easter pieces

Easter came so fast this year; I felt disappointed that I wasn’t more ready to welcome and celebrate the weekend. As Drew gets older, the holidays feel more critical (particularly our holidays that celebrate the faith) because he can really get it if you take the time. This one was no exception.

As we read through the story of the Triumphal Entry, Drew looked solemnly at the picture of Jesus riding the donkey. “I think he looks sad, Mom.” Drew commented. I asked why he thought that, and Drew responded, “All those people are cheering but Jesus knows that he is riding in there to die for them.”

The next night we read the crucifixion story. Drew got really upset about the details of the story- the whip, the thorns, the nails. After we finished it, he said, “I don’t like that story. It’s mean. I don’t want to read it again.” I explained that Jesus went through that because he wanted to save us from our sin.

Tearfully, Drew replied that it made him sad because Jesus would have to die over and over for sin. I told him that the Bible says Jesus died once and for all, which is why the last thing he said was “It is finished!” exclaimed Drew. “I think I can be happy about that story now.”

Our final Easter tradition was the famous Resurrection cookies that I always manage to bungle somehow. Last year I added 3 tablespoons of vinegar instead of teaspoons- drastically affecting the taste, as you can imagine. This year we didn’t pound the nuts long enough so our “empty” tombs didn’t look all that empty in the end.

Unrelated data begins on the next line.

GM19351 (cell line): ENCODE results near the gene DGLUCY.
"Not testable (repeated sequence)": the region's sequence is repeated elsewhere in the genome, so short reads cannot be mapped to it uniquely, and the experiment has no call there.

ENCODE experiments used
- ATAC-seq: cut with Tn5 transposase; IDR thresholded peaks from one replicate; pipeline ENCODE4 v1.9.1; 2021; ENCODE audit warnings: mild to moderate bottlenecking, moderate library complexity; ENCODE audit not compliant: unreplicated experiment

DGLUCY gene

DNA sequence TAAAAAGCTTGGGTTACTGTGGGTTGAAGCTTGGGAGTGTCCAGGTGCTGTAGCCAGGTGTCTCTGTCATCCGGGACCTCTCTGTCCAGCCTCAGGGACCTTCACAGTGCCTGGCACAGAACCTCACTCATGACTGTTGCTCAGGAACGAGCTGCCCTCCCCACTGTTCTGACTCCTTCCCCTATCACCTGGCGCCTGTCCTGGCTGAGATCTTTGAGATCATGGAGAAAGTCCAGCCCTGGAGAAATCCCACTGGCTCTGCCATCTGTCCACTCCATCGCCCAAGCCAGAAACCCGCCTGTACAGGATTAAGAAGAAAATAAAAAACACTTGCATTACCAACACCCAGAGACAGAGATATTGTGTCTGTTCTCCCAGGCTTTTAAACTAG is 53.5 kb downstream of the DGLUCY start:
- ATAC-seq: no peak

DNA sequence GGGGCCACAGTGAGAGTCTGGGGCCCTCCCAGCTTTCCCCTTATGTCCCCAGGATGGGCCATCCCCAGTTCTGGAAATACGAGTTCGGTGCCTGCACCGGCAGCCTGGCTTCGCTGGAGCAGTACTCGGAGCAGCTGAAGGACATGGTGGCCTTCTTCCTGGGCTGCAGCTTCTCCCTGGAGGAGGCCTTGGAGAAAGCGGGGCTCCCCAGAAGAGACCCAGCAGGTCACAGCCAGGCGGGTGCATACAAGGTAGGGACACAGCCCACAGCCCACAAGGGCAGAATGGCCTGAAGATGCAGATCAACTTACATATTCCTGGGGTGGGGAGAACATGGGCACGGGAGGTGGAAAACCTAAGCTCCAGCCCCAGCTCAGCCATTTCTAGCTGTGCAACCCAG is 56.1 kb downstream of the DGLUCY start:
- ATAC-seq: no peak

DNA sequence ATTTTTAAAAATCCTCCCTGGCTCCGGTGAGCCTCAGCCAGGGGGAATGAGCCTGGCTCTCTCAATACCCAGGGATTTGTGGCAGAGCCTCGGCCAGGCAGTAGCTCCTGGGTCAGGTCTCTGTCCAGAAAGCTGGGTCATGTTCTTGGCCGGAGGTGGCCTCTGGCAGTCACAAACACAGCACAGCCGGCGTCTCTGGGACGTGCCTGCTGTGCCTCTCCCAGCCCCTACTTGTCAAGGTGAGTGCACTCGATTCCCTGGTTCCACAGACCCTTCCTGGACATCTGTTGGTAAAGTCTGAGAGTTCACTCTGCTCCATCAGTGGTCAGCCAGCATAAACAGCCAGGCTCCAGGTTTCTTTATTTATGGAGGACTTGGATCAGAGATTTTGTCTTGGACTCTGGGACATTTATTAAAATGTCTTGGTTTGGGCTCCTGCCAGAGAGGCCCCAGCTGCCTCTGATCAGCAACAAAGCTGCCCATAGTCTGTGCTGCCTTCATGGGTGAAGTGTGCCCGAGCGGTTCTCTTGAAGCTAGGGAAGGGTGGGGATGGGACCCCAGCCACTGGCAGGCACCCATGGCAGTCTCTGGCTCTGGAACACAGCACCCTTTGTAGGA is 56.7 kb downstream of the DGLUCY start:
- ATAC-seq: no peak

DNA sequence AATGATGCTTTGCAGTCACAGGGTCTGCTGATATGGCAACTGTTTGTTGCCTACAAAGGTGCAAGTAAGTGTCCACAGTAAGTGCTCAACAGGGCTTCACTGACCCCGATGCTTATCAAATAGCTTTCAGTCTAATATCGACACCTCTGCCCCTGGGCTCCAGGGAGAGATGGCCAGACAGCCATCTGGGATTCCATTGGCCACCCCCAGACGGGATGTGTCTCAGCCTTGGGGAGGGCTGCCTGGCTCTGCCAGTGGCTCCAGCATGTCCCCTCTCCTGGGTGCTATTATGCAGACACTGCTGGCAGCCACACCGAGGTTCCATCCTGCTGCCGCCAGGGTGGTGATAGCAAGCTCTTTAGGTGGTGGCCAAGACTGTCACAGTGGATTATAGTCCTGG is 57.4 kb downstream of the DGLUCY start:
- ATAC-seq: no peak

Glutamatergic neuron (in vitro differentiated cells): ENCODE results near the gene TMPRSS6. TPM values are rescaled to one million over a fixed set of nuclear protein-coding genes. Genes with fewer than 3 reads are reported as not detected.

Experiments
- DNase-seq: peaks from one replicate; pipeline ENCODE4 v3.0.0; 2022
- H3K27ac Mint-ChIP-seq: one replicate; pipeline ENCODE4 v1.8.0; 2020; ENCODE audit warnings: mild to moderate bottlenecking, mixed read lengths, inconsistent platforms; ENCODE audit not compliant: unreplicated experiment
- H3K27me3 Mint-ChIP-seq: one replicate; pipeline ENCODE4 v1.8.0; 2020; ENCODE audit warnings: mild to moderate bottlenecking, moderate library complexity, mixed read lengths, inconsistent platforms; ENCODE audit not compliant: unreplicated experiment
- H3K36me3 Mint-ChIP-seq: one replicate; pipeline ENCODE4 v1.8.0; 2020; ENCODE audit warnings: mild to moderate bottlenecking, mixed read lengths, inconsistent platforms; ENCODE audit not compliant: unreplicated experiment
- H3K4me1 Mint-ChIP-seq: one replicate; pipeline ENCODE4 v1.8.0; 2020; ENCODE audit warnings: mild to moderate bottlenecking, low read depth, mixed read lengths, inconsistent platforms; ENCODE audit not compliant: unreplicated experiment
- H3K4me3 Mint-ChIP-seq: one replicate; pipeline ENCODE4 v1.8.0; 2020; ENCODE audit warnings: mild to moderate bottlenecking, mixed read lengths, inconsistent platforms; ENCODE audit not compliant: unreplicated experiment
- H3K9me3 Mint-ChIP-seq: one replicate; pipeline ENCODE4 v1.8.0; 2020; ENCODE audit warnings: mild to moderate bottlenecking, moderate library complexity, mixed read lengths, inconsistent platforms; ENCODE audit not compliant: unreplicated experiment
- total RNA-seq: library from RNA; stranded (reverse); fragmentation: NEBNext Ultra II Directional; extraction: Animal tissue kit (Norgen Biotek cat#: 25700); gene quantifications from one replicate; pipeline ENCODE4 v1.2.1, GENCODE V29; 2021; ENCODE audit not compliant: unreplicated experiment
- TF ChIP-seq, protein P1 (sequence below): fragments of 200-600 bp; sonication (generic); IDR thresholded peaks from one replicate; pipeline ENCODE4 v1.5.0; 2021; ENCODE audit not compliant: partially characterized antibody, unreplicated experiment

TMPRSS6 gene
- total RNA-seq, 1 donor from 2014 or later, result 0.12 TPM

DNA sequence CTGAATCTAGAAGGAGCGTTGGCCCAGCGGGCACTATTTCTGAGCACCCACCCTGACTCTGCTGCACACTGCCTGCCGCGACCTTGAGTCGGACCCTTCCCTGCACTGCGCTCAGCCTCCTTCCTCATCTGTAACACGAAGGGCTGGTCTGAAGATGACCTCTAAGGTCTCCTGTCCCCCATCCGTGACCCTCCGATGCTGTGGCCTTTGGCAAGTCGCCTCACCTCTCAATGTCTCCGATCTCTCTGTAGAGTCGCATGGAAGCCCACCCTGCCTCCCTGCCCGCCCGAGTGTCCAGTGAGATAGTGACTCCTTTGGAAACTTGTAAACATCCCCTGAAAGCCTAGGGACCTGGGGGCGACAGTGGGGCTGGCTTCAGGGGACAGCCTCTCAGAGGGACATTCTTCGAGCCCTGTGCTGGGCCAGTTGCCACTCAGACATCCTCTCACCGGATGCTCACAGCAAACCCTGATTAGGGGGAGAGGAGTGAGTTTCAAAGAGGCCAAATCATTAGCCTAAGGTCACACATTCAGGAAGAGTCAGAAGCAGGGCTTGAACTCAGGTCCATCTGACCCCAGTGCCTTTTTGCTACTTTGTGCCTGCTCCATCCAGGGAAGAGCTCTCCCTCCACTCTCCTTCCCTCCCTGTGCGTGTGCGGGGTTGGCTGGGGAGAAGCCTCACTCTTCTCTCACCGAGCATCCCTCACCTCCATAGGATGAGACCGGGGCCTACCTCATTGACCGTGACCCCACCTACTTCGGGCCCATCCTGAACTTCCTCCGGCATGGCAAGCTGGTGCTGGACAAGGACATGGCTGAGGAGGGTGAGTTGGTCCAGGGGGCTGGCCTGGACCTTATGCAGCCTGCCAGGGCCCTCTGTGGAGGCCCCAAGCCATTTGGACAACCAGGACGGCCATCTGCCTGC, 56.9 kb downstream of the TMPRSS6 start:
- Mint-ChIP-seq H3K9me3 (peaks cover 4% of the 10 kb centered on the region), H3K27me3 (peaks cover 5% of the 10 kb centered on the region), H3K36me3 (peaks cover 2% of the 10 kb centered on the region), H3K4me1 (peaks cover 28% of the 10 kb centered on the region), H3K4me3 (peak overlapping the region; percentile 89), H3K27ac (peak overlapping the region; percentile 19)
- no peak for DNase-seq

As we were making them, we added salt and talked about the tears that the women shed as they watched Jesus on the cross. This lead to the following, very spiritual discovery:
Drew: You mean my tears are made of salt water?
Me: Yep.
Drew (in awe): Wow…sea monkeys could live in my tears.

On Easter morning as we got ready for church, Drew told me that he did not want to hear that Easter story again, and if they tried to tell it to them he would tell them to stop. I encouraged him to try to be helpful, to answer questions and help the teachers explain the story to the other kids. Suddenly he got a startled look on his face, “I wonder if Sabrina knows that Jesus died on the cross? I will tell her.”

And so another Easter has come and gone. The challenge is not so much to get past the Easter eggs and bunnies, they are so inconsequential and don’t captivate Drew’s attention the way the gospel story can. The challenge is to be ready, purposeful, and passionate about passing on the truths of our faith. Oh, that our kids would see in us a heart that truly rejoices in Christ’s work on the cross, not just on Easter but every day.

0 thoughts on “easter pieces”

  1. Thank you so much for sharing. Reading the things that Drew thinks is so inspirational. Also, I remember that my daughter is pretty normal when she says she doesn’t like to hear those stories either. It’s great to hear about your conversations.

  2. Thanks for sharing. I love Drew’s insight and his heart. He is a dear of little boy. His heart makes me wish I would respond in a similar way more often.

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